30. Greenberg, Lee (11 Jun 2009). "Randy Hillier: Rural rebel to Conservative kingmaker – Part 1". The Ottawa Citizen. "Part 2".
  31. The Globe and Mail, Dec. 4, 2010 "Ontario Tories struggle-to prevent civil war on eastern front" by Adam Radwanski, "https://www.theglobeandmail.com/news/politics/adam-radwanski/ontario-tories-struggle-to-prevent-civil-war-on-eastern-front/article1825137/[dead link]
  32. "Hudak defends MPP who owes back taxes". The Canadian Press. September 9, 2011. Retrieved June 4, 2018.
  33. "Private bill to end Ontario's pit bull ban gets all-party support". The Canadian Press. February 23, 2012. Retrieved January 4, 2014.
  34. Van Alphen, Tony (January 17, 2012). "Stop public funding of union centre, Tory labour critic urges". The Star. Retrieved November 1, 2020.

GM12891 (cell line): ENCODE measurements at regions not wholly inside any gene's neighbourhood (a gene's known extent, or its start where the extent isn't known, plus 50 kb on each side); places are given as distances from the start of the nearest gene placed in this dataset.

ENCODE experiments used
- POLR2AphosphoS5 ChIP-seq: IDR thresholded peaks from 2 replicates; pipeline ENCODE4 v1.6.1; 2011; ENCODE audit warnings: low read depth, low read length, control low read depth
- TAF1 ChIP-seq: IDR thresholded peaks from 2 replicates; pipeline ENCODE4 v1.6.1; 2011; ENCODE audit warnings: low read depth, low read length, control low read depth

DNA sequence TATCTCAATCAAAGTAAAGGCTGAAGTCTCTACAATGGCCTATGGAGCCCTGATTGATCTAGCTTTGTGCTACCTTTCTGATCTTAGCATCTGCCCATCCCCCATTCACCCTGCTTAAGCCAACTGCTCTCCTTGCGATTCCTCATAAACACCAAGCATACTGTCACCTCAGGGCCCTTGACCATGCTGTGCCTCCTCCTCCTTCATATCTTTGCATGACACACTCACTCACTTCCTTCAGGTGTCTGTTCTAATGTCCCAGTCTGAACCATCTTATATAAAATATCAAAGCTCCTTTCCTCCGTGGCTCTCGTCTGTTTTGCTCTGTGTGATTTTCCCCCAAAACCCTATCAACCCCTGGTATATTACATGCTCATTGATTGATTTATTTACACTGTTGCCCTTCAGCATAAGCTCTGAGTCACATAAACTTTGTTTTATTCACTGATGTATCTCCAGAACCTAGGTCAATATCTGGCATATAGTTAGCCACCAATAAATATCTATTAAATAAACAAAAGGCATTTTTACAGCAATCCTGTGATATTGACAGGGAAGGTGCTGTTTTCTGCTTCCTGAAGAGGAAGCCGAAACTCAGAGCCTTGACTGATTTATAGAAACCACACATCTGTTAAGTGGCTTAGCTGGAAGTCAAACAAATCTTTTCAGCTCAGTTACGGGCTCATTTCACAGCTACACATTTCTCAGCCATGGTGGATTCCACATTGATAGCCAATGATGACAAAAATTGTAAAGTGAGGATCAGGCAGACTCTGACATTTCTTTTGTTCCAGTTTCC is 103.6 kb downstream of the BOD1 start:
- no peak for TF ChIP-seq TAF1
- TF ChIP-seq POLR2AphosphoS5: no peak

35. Neutel, Dan (March 28, 2012). "Canadians to mark Constitution Day on March 29" (PDF). Canadian Constitution Foundation. Postmedia News. Archived from the original (PDF) on March 3, 2016. Retrieved November 1, 2020.
  36. Artuso, Antonella (April 4, 2012). "Taxpayers get extra protection". Toronto Sun. Retrieved January 4, 2014.
  37. "Tim Hudak fires Randy Hillier over leaked email". The Toronto Star. September 13, 2013. Retrieved October 25, 2013.
  38. Brennan, Richard J.; Benzie, Robert (September 4, 2013). "Star Exclusive: Tory MPP says party officials tied donations to labour legislation". The Toronto Star. Retrieved November 1, 2020.
  39. Brennan, Richard J.; Benzie, Robert (October 29, 2013). "Liberals and NDP crush controversial Bill 74 by Tories to help EllisDon". The Toronto Star. Retrieved January 4, 2014.
  40. "Hillier proposes bill to recall MPPs". Matthew Pearson, Ottawa Citizen. October 30, 2013. Retrieved January 4, 2014.
  41. Babbage, Maria (November 20, 2013). "Ontario Tory's bill would allow recall of misbehaving mayors, MPPs". The Globe and Mail. The Canadian Press. Retrieved November 1, 2020.
  42. Hillier, Randy. "Empowering Ontario Legislators". Canadian Parliamentary Review. Retrieved November 1, 2020.
  43. "Progressive Conservatives pick Jim Wilson as interim leader". Toronto Star. July 2, 2014. Retrieved July 2, 2014.